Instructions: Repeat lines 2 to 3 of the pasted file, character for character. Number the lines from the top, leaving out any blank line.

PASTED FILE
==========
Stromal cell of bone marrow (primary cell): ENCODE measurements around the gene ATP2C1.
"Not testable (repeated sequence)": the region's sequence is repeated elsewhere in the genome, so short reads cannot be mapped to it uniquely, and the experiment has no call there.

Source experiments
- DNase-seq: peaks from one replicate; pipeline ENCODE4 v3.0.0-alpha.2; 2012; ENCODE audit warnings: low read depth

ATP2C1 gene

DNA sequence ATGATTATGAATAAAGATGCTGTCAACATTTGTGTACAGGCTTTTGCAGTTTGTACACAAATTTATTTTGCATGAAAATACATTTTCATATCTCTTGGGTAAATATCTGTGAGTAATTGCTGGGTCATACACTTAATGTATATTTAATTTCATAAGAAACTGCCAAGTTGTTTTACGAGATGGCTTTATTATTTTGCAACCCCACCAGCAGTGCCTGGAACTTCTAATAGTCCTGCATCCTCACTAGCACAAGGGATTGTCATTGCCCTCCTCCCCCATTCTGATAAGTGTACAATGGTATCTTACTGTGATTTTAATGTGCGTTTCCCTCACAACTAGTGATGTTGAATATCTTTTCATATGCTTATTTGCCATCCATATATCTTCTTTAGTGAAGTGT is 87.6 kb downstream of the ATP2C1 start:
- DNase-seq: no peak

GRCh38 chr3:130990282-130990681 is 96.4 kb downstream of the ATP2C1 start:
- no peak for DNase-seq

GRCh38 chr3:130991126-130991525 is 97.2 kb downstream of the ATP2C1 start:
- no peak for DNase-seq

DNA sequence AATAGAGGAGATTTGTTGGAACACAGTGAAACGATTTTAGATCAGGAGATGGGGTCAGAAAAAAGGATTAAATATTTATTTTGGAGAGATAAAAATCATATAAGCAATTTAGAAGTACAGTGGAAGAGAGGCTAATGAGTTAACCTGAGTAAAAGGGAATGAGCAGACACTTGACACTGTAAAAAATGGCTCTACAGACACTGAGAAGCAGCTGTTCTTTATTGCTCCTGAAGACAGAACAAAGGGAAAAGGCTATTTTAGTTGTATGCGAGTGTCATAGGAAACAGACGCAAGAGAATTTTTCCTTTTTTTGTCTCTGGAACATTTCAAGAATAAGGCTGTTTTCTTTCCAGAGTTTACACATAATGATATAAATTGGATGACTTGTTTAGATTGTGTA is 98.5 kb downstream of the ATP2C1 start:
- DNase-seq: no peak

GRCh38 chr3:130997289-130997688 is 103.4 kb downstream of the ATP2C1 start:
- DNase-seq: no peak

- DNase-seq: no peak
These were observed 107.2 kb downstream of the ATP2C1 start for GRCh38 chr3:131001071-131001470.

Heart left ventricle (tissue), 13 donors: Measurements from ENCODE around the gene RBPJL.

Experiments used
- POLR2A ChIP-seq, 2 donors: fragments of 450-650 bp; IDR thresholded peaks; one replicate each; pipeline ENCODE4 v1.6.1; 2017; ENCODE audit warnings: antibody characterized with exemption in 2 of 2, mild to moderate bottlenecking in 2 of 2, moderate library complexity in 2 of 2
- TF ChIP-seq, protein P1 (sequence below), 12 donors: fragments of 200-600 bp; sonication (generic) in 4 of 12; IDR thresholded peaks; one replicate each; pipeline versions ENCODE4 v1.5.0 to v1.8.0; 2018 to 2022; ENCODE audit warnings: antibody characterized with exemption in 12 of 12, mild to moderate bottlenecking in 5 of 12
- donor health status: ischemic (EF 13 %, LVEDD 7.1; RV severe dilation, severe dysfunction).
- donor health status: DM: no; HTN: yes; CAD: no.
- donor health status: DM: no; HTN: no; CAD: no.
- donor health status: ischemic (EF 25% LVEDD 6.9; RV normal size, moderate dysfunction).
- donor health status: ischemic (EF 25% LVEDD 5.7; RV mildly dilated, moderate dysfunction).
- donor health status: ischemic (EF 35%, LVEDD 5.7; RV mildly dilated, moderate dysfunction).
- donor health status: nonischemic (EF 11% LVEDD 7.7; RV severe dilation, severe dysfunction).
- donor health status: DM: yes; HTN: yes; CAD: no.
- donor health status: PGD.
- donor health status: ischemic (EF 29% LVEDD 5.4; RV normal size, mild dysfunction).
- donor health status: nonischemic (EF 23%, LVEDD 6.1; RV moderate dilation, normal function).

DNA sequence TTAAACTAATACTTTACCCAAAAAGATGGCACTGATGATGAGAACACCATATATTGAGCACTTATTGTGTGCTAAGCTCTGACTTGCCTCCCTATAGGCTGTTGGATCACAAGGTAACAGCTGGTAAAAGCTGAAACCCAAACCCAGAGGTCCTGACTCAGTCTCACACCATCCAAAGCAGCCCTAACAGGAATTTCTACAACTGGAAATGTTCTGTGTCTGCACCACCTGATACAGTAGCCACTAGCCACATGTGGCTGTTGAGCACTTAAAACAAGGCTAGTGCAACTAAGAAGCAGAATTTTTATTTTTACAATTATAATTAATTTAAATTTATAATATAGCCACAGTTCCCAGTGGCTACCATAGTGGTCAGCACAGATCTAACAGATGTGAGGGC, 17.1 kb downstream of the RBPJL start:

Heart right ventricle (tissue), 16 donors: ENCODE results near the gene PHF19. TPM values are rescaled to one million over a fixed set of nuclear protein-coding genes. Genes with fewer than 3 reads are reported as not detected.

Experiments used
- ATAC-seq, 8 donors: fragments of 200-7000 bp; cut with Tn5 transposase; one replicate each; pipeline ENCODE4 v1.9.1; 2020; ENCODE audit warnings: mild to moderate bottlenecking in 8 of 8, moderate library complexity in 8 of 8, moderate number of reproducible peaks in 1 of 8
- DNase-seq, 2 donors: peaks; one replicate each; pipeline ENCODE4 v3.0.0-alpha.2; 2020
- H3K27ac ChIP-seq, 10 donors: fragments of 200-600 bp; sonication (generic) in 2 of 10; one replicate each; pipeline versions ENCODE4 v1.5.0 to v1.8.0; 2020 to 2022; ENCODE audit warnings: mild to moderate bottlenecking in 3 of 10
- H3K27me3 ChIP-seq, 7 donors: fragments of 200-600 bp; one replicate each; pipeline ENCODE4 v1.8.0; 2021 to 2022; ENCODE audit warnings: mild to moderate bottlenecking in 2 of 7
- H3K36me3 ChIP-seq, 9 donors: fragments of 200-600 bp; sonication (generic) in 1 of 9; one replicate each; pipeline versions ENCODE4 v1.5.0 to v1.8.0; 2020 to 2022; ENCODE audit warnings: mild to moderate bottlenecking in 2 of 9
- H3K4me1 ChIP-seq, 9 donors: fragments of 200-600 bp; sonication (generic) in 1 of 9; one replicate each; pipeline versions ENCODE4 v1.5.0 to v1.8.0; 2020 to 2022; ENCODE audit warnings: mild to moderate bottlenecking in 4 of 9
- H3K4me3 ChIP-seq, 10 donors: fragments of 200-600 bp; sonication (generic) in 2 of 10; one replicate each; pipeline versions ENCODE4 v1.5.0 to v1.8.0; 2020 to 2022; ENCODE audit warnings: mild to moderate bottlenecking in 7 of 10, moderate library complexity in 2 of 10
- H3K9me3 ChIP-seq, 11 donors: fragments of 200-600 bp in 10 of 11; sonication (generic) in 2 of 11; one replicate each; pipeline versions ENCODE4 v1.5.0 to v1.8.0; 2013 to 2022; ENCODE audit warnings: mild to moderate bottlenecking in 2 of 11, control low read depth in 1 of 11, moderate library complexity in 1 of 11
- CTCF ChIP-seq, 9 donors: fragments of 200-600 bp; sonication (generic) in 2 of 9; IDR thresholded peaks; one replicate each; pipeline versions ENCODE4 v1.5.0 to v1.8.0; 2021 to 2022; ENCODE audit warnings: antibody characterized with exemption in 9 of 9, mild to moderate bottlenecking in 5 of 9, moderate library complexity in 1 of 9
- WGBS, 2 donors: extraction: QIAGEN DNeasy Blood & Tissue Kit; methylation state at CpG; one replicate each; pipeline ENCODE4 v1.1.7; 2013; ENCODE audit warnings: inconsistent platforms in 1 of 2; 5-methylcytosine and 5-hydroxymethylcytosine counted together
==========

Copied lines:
"Not testable (repeated sequence)": the region's sequence is repeated elsewhere in the genome, so short reads cannot be mapped to it uniquely, and the experiment has no call there.

Source experiments